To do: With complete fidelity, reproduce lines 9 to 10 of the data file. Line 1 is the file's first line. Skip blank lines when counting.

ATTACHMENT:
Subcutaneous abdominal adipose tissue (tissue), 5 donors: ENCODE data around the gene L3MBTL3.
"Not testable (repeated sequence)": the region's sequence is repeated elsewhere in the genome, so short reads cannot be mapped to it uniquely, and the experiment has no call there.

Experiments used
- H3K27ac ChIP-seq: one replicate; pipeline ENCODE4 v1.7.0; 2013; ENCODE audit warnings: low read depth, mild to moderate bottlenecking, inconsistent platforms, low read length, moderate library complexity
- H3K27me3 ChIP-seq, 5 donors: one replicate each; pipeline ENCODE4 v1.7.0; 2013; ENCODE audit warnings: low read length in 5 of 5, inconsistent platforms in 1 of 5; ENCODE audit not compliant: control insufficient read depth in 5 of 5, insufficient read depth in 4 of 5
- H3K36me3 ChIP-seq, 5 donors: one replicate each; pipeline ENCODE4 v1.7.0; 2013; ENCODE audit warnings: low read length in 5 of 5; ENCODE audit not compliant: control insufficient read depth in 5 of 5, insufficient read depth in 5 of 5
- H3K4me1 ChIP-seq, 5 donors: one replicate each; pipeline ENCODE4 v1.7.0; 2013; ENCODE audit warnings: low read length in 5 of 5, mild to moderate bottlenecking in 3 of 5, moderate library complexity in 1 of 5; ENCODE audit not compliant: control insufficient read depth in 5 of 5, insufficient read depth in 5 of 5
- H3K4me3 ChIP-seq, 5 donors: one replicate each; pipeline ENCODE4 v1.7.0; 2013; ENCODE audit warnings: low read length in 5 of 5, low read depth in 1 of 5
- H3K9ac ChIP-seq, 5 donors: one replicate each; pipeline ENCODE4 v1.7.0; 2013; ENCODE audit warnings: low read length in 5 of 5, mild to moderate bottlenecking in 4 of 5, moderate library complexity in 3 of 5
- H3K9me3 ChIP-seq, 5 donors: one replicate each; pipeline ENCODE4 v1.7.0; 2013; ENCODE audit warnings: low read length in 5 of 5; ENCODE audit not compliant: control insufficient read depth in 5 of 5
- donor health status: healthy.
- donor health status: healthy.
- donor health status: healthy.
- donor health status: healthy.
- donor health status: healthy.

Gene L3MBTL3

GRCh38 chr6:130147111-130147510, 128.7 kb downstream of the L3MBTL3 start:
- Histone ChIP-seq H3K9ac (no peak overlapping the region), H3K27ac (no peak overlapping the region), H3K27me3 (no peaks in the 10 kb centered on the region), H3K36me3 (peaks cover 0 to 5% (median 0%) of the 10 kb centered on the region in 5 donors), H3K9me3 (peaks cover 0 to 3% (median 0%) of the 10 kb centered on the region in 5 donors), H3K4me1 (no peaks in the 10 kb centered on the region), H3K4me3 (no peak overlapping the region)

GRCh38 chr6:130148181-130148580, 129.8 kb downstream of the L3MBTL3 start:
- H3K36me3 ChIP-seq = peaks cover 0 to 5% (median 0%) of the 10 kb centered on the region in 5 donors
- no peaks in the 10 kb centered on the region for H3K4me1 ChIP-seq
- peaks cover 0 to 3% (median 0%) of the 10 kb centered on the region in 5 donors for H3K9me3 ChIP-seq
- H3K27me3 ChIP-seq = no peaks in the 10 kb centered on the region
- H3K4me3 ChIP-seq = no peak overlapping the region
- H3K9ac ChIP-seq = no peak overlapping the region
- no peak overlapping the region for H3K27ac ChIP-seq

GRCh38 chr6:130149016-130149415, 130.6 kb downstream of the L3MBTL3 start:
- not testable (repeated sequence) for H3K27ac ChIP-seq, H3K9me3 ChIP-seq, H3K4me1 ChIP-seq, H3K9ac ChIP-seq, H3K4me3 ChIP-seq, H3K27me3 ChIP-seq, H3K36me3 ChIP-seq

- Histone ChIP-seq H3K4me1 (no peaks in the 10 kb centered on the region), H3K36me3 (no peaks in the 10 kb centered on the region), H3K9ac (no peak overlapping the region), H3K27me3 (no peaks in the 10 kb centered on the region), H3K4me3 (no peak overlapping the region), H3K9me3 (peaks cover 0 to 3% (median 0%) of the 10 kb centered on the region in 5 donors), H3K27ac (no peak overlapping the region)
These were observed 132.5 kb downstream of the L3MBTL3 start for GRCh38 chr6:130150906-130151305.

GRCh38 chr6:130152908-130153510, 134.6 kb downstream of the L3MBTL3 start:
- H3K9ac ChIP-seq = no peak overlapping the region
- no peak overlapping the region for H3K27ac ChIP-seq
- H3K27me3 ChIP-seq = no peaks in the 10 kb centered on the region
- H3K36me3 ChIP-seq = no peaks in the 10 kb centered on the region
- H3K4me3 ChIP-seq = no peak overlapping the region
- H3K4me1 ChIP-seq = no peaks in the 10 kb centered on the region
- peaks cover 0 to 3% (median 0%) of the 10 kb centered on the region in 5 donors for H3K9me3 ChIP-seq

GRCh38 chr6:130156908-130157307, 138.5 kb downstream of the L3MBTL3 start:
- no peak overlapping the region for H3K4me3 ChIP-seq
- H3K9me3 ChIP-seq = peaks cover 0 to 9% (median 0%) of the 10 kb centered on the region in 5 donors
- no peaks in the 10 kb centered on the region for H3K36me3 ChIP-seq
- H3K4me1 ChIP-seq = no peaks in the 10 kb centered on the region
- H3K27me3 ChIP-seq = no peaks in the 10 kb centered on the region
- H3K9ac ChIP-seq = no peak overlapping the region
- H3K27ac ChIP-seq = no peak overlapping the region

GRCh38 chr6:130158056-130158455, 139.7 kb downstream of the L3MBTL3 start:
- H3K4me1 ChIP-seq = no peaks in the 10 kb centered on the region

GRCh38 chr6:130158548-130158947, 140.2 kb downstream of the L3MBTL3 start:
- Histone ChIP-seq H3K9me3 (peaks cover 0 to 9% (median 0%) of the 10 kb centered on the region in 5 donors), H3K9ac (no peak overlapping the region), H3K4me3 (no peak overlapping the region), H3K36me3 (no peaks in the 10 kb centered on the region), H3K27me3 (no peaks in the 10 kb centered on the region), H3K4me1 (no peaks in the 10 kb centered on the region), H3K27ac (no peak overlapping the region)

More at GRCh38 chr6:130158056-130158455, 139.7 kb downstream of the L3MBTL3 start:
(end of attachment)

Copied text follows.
- H3K9ac ChIP-seq, 5 donors: one replicate each; pipeline ENCODE4 v1.7.0; 2013; ENCODE audit warnings: low read length in 5 of 5, mild to moderate bottlenecking in 4 of 5, moderate library complexity in 3 of 5
- H3K9me3 ChIP-seq, 5 donors: one replicate each; pipeline ENCODE4 v1.7.0; 2013; ENCODE audit warnings: low read length in 5 of 5; ENCODE audit not compliant: control insufficient read depth in 5 of 5